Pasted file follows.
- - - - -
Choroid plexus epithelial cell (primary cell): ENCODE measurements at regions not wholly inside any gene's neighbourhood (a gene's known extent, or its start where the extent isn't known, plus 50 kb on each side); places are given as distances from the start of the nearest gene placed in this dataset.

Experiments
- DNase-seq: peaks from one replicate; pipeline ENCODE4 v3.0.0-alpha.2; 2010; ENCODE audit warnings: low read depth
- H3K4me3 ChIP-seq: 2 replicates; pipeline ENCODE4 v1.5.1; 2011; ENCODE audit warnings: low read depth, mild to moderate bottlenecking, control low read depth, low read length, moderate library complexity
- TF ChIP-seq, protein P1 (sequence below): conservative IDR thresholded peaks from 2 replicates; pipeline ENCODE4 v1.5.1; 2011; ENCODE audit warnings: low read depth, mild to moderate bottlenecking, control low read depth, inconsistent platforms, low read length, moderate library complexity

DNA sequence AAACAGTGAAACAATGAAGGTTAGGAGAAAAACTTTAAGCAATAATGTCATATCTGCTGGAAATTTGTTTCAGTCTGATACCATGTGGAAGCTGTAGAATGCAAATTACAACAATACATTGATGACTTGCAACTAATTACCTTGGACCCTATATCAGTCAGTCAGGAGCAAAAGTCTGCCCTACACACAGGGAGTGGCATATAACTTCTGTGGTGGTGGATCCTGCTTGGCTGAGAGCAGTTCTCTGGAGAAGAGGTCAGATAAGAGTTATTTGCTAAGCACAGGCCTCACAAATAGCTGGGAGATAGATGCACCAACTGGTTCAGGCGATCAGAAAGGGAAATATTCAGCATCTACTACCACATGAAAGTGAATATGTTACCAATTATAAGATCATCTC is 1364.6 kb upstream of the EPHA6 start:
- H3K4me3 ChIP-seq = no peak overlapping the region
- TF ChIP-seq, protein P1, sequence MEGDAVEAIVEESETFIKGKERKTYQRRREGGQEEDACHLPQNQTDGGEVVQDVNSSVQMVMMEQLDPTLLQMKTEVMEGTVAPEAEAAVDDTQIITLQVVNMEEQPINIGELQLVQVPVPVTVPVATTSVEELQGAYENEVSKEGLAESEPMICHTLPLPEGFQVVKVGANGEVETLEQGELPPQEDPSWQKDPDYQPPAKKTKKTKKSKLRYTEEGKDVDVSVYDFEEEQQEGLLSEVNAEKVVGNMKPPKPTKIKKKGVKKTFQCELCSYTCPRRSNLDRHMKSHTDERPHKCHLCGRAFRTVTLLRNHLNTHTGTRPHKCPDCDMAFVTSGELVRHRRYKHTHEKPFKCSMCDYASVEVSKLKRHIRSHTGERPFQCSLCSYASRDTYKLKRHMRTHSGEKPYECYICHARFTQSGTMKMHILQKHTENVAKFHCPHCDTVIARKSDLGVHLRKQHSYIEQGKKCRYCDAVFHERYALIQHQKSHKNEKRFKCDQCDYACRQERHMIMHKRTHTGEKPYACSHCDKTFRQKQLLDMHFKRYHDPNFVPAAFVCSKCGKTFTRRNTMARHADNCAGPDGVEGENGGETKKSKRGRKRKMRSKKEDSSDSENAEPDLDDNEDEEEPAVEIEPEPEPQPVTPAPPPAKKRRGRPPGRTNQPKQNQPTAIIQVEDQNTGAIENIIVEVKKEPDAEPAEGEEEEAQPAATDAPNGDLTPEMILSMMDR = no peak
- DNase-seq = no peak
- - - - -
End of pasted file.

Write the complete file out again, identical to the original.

Choroid plexus epithelial cell (primary cell): ENCODE measurements at regions not wholly inside any gene's neighbourhood (a gene's known extent, or its start where the extent isn't known, plus 50 kb on each side); places are given as distances from the start of the nearest gene placed in this dataset.

Experiments
- DNase-seq: peaks from one replicate; pipeline ENCODE4 v3.0.0-alpha.2; 2010; ENCODE audit warnings: low read depth
- H3K4me3 ChIP-seq: 2 replicates; pipeline ENCODE4 v1.5.1; 2011; ENCODE audit warnings: low read depth, mild to moderate bottlenecking, control low read depth, low read length, moderate library complexity
- TF ChIP-seq, protein P1 (sequence below): conservative IDR thresholded peaks from 2 replicates; pipeline ENCODE4 v1.5.1; 2011; ENCODE audit warnings: low read depth, mild to moderate bottlenecking, control low read depth, inconsistent platforms, low read length, moderate library complexity

DNA sequence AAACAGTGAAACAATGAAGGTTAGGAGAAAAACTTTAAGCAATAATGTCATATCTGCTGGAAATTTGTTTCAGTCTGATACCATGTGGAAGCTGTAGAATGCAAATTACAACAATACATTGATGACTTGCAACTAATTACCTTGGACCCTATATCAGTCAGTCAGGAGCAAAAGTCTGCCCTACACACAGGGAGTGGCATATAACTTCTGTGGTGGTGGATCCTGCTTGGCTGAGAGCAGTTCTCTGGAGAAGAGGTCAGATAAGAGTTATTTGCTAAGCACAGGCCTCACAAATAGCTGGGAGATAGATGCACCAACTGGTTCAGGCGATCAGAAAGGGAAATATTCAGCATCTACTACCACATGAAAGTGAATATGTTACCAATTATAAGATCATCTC is 1364.6 kb upstream of the EPHA6 start:
- H3K4me3 ChIP-seq = no peak overlapping the region
- TF ChIP-seq, protein P1, sequence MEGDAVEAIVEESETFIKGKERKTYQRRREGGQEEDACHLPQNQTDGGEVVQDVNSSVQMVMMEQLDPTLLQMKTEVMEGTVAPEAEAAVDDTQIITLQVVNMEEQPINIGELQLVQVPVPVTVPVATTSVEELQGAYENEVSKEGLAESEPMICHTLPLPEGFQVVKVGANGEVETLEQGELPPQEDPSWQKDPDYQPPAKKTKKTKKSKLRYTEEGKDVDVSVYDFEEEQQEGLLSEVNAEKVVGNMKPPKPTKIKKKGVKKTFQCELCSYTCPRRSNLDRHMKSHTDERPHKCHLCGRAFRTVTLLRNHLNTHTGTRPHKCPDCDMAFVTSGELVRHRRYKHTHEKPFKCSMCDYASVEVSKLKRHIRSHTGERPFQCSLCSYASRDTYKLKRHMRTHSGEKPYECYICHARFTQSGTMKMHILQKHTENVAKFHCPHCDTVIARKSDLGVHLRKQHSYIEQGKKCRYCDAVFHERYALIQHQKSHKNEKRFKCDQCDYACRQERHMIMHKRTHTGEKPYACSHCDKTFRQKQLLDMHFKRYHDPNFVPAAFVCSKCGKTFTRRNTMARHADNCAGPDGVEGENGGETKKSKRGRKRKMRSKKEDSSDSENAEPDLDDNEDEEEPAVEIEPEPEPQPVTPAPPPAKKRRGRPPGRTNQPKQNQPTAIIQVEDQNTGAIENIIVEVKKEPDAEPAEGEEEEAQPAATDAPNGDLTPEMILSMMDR = no peak
- DNase-seq = no peak